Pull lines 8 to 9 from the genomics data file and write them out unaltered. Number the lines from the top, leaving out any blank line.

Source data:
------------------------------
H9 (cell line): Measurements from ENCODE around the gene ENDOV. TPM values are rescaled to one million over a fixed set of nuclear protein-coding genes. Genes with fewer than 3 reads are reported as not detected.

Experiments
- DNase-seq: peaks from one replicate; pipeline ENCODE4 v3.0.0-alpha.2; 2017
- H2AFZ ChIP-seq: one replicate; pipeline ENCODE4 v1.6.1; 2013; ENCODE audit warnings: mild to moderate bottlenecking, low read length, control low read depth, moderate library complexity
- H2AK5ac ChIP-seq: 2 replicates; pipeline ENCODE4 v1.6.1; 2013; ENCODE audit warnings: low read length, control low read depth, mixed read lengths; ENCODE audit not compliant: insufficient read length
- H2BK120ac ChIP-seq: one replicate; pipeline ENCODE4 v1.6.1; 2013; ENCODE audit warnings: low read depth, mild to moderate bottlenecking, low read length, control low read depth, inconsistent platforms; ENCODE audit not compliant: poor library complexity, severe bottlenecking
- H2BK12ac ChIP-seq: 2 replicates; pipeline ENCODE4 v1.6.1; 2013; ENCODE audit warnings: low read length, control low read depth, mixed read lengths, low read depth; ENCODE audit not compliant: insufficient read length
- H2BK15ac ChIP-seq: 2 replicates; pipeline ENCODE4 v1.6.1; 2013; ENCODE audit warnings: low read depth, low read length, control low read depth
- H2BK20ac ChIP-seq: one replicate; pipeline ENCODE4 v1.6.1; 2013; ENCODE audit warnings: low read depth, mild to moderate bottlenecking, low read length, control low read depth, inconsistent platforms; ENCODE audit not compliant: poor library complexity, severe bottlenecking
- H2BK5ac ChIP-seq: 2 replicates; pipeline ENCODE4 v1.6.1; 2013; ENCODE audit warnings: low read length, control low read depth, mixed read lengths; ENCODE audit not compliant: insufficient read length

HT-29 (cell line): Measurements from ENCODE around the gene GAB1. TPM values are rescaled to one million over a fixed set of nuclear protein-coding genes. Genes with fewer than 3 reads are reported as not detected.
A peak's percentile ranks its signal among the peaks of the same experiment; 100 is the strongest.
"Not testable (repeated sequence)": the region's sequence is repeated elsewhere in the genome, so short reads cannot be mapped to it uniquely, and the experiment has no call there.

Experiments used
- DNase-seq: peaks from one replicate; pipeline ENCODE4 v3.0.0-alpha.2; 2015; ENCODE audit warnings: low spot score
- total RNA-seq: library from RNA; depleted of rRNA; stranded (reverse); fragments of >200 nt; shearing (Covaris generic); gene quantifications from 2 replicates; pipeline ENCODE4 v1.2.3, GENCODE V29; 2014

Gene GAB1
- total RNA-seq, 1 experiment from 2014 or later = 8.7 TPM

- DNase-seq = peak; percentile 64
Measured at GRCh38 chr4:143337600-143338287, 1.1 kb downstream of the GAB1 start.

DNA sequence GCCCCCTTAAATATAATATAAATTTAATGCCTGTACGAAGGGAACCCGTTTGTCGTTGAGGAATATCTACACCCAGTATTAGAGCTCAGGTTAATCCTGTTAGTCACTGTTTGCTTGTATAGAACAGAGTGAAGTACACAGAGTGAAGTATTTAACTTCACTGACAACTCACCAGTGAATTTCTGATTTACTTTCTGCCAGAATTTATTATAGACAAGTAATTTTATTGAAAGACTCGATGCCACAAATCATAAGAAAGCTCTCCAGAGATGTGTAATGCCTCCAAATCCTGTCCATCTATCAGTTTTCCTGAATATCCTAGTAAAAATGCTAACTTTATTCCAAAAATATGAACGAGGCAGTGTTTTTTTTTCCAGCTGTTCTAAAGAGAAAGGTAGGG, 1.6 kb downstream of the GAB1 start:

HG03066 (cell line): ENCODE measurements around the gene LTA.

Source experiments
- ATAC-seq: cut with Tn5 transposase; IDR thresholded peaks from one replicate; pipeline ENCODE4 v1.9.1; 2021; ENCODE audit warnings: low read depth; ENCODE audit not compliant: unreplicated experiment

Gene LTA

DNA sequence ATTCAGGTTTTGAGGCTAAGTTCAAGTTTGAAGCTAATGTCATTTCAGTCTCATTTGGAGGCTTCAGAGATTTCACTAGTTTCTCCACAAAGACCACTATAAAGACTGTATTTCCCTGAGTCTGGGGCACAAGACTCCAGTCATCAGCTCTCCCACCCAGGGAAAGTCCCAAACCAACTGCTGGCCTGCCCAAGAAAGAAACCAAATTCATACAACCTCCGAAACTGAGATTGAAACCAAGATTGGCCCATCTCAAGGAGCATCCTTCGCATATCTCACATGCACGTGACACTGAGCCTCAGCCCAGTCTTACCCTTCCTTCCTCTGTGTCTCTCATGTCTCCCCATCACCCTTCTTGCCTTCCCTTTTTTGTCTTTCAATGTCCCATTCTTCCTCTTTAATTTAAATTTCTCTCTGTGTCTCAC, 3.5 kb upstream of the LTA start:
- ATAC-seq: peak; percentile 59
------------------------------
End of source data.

- H2BK15ac ChIP-seq: 2 replicates; pipeline ENCODE4 v1.6.1; 2013; ENCODE audit warnings: low read depth, low read length, control low read depth
- H2BK20ac ChIP-seq: one replicate; pipeline ENCODE4 v1.6.1; 2013; ENCODE audit warnings: low read depth, mild to moderate bottlenecking, low read length, control low read depth, inconsistent platforms; ENCODE audit not compliant: poor library complexity, severe bottlenecking